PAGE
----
Shimming front engine mounts

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panwars
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Shimming front engine mounts

#1

Post by panwars » Tue Mar 24, 2009 1:59 am

Hi all,

I searched the knowledge base and didn't find an answer to this problem.

I have set the engine in the frame (no paint and clean surfaces), snugged the rear bolts and have some expected air-gap under front mounts. Here is the rub...on the left front, which has been repaired some time in its life, I have an un-even gap. It measures at its tightest .010" to 015" at its loosest point. This is not a front to back taper it runs kind of left front to right rear.

I dont think I can make a shim that thin with a taper. Other than pulling the engine and attempting to file the frame pad (1949) level (good luck), does anybody have an idea?

The right front runs about 001" to 003'.

Maybe Sikaflex ? LOL

Thanks,

Scott



mbskeam
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Re: Shimming front engine mounts

#2

Post by mbskeam » Tue Mar 24, 2009 3:10 am

why not take .005 off the high side of the engine pad....
use a set of calipers and a big felt pen, this will let you see your file job...
measure, do a few strokes, then measure again, repeat till you get it the way you need, then your shims will a whole number...
I have used pop can material stacked unevenly in the past, these held up till I finally did the pads on a mill. just kept putting them in till it would not take anymore then moved over with a bit more, till the gap was filled then torqued it up....

lockdoc
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Re: Shimming front engine mounts

#3

Post by lockdoc » Tue Mar 24, 2009 4:59 am

A soft aluminum or copper shim would tend to compress to the desired shape and thickness.

panwars
Posts: 58
Joined: Tue May 02, 2006 3:40 pm
Bikes: 61FL in a late 49 frame.
59FLH almost stock
Location: Wa state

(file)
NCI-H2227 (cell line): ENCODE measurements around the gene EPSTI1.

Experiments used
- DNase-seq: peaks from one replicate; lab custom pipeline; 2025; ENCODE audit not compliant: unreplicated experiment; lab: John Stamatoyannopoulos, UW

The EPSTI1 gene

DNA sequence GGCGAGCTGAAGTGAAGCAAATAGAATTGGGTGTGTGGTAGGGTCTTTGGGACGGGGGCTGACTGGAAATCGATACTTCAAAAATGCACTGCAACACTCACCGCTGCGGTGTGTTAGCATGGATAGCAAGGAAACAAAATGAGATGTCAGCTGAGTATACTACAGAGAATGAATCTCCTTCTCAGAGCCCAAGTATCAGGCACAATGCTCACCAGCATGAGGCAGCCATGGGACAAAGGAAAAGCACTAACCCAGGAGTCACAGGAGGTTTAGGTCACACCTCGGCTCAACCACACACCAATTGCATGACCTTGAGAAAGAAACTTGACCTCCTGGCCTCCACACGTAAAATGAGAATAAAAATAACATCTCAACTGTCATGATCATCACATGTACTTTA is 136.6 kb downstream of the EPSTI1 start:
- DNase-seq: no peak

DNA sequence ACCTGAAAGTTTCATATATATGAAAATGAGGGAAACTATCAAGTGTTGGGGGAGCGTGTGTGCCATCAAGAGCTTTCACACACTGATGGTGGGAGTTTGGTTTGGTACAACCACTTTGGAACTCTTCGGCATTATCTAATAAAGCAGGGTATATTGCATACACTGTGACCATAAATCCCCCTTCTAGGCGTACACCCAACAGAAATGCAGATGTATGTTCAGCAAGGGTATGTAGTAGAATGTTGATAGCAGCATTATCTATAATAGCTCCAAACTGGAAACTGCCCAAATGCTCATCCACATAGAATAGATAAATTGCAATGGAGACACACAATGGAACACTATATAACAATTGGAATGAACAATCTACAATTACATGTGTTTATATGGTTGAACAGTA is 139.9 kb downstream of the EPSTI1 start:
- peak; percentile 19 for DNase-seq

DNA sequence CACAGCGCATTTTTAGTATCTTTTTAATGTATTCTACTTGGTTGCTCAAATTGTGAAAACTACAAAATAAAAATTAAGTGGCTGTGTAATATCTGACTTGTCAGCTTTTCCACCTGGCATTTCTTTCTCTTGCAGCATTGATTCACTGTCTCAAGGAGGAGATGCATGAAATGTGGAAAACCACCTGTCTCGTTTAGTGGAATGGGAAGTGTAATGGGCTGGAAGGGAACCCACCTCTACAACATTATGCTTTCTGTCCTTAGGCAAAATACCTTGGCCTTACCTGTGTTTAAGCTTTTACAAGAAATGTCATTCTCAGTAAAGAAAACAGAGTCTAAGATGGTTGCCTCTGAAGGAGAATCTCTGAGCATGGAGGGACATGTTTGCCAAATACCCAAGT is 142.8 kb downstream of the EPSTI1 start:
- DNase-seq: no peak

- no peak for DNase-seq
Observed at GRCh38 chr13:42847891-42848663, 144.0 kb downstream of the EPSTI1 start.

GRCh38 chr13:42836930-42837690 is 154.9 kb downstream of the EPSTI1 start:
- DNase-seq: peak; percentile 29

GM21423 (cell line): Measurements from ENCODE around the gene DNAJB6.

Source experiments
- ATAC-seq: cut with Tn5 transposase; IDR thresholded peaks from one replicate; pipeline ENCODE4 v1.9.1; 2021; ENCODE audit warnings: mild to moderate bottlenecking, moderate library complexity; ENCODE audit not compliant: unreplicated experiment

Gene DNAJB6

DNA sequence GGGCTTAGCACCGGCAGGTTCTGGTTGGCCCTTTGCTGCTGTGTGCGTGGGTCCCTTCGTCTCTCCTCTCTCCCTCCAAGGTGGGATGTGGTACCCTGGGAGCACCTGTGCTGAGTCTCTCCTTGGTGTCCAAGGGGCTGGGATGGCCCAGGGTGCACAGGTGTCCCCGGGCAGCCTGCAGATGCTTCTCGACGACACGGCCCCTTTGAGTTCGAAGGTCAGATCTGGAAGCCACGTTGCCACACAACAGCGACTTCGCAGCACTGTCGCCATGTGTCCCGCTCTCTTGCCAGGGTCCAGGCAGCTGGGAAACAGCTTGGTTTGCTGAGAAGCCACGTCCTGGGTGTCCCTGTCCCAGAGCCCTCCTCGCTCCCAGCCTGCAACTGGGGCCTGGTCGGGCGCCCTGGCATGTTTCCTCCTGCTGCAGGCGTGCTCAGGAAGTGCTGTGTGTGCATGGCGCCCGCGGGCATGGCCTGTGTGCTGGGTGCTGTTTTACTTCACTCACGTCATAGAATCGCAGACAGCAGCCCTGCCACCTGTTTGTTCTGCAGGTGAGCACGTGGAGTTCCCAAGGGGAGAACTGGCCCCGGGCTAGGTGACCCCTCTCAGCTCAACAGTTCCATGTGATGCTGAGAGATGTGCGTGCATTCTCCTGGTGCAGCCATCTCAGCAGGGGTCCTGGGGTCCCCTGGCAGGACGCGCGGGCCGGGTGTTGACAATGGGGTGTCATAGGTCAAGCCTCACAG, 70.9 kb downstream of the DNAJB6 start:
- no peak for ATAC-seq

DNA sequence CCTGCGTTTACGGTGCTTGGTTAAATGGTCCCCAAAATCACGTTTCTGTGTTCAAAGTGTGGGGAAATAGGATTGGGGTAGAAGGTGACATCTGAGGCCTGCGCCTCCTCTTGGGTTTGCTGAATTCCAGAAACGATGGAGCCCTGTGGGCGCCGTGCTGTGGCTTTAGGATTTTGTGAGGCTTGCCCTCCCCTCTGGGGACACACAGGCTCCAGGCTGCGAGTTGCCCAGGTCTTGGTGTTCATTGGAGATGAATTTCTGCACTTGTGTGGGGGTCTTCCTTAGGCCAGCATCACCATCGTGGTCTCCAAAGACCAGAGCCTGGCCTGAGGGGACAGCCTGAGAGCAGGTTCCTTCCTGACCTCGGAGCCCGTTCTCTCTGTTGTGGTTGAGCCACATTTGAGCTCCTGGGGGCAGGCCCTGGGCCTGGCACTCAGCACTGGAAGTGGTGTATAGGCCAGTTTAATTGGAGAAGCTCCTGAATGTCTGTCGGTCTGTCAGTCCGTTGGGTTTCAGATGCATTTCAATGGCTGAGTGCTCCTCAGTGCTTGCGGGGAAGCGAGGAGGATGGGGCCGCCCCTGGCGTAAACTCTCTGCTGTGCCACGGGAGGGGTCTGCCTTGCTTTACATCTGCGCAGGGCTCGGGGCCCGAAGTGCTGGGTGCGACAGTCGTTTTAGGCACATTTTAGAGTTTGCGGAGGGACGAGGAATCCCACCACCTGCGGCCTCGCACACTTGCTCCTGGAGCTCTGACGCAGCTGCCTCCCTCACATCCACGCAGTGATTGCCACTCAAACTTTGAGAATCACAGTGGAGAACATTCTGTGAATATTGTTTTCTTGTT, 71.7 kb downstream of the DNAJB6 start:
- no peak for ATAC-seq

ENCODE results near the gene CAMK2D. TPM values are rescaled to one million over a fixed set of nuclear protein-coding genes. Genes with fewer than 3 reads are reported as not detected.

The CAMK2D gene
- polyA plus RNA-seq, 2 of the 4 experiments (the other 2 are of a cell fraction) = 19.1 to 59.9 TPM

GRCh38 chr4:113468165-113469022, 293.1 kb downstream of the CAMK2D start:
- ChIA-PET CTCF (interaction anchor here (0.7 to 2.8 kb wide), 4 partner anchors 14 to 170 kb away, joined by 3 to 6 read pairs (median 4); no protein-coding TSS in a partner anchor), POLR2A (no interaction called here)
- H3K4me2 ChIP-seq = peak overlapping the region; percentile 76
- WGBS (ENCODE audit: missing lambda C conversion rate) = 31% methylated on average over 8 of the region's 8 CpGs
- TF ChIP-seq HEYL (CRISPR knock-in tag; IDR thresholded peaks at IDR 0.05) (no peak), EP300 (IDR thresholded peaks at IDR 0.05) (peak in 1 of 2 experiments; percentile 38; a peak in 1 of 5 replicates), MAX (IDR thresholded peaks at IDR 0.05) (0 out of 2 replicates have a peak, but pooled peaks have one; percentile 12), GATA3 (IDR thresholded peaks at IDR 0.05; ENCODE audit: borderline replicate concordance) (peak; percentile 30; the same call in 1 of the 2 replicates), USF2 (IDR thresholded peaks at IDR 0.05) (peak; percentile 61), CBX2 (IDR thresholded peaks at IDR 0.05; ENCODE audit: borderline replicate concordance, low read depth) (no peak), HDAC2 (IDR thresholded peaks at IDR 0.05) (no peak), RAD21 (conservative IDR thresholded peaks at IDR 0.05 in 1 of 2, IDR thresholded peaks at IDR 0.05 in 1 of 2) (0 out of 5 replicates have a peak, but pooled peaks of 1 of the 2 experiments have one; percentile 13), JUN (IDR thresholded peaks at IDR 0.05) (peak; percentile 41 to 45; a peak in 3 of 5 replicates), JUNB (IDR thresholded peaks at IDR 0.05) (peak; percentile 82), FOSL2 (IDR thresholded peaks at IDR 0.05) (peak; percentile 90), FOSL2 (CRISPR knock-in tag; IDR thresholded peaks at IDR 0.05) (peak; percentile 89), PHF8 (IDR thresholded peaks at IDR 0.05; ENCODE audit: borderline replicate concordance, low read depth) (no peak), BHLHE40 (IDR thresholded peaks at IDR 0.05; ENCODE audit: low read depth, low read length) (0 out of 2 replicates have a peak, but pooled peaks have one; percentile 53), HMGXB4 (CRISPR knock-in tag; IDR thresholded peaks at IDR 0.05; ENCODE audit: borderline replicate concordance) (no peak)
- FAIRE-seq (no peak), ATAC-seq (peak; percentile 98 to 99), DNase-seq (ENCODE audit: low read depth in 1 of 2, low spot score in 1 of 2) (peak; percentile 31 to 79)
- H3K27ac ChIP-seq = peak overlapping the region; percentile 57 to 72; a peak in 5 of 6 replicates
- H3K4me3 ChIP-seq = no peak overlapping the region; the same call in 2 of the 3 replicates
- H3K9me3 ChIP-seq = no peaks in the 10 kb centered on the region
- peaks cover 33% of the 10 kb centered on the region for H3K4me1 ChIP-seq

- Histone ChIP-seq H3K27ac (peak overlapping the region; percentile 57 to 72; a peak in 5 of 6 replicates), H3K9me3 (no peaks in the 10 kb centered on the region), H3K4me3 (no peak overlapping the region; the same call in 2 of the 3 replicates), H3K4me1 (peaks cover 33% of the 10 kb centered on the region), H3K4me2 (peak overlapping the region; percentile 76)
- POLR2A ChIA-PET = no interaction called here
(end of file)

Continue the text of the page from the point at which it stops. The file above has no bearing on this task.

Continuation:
Re: Shimming front engine mounts

#4

Post by panwars » Tue Mar 24, 2009 5:34 am

Thanks,

I think I knew the answer was going to be to try and get the pads closer to true, I just don't want to lift that thing out again.

I don't think soft shims will live there for long, just like paint. I plan on using stainless shim stock if I can get these things straight, or close to it.

scott

steinauge
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Re: Shimming front engine mounts

#5

Post by steinauge » Tue Mar 24, 2009 11:46 am

Chevy starter shims make good motor mount shims.Steel and available in different thicknesses.

Ripley/Fla
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Re: Shimming front engine mounts

#6

Post by Ripley/Fla » Tue Mar 24, 2009 10:44 pm

I just went through the same exercise. Unfortunately the right way is the only way as you don't want bust up a front engine mount. Remove the rear dishpan and you will have a bit more room to work with. I'd straighten out the .001-.003 and get that pad to sit firmly - then start on the .005 taper. That's not a lot to file so go slowly.

LittleAl
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Re: Shimming front engine mounts

#7

Post by LittleAl » Wed Mar 25, 2009 8:07 pm

this discussion is pretty timely for me. Sometime over the next few days I'll be putting my motor into a new frame, new to this motor anyway, lol. I've been a bit concerned about it because the front mount (frame) was repaired and no motor has been in it since. The motor came from a different frame.

so the correct procedure is torque the rear bolts then measure & shim the front, each "pad" individually?

RICOCHET
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Re: Shimming front engine mounts

#8

Post by RICOCHET » Wed Mar 25, 2009 8:42 pm

This may sound redneck but it's easy and will get you there safely. Get some sandpaper strip like maybe 220 or 320 1 inch belt sand belts cut so you have a strip you can pull back and forth with your hands. I have this material and it comes in rolls. Same stuff. Put it under the uneven tab between the tab and the frame and work it back and forth until you've cut what's needed. If the frame's painted stick paper or anything under the sanding strip to protect it. Keep in mind to hold the strip flat to the frame while working it to keep from rounding the mount. Your using the engines weight to sand off the high spots and I'll bet it goes quickly and fairly accurately on the aluminum. You can actually do both mount pads at the same time being careful to only take the minimum needed off. Shim as required.

ricochet

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